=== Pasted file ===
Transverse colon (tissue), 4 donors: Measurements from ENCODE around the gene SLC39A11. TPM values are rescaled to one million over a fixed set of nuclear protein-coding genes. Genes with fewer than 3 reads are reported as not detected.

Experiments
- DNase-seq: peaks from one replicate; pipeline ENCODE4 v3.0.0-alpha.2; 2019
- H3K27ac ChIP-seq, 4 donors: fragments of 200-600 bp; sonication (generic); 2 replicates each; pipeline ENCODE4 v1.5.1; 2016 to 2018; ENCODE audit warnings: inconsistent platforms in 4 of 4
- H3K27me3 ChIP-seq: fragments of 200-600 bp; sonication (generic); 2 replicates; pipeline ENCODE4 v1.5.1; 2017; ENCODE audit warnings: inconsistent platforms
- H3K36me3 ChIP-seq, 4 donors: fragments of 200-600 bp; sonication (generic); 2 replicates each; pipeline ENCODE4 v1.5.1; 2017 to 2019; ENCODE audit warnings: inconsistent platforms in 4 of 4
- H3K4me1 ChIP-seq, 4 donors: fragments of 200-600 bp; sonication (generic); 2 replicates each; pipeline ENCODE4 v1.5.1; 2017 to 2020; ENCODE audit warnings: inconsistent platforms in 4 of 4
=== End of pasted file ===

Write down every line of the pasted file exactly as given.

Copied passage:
Transverse colon (tissue), 4 donors: Measurements from ENCODE around the gene SLC39A11. TPM values are rescaled to one million over a fixed set of nuclear protein-coding genes. Genes with fewer than 3 reads are reported as not detected.

Experiments
- DNase-seq: peaks from one replicate; pipeline ENCODE4 v3.0.0-alpha.2; 2019
- H3K27ac ChIP-seq, 4 donors: fragments of 200-600 bp; sonication (generic); 2 replicates each; pipeline ENCODE4 v1.5.1; 2016 to 2018; ENCODE audit warnings: inconsistent platforms in 4 of 4
- H3K27me3 ChIP-seq: fragments of 200-600 bp; sonication (generic); 2 replicates; pipeline ENCODE4 v1.5.1; 2017; ENCODE audit warnings: inconsistent platforms
- H3K36me3 ChIP-seq, 4 donors: fragments of 200-600 bp; sonication (generic); 2 replicates each; pipeline ENCODE4 v1.5.1; 2017 to 2019; ENCODE audit warnings: inconsistent platforms in 4 of 4
- H3K4me1 ChIP-seq, 4 donors: fragments of 200-600 bp; sonication (generic); 2 replicates each; pipeline ENCODE4 v1.5.1; 2017 to 2020; ENCODE audit warnings: inconsistent platforms in 4 of 4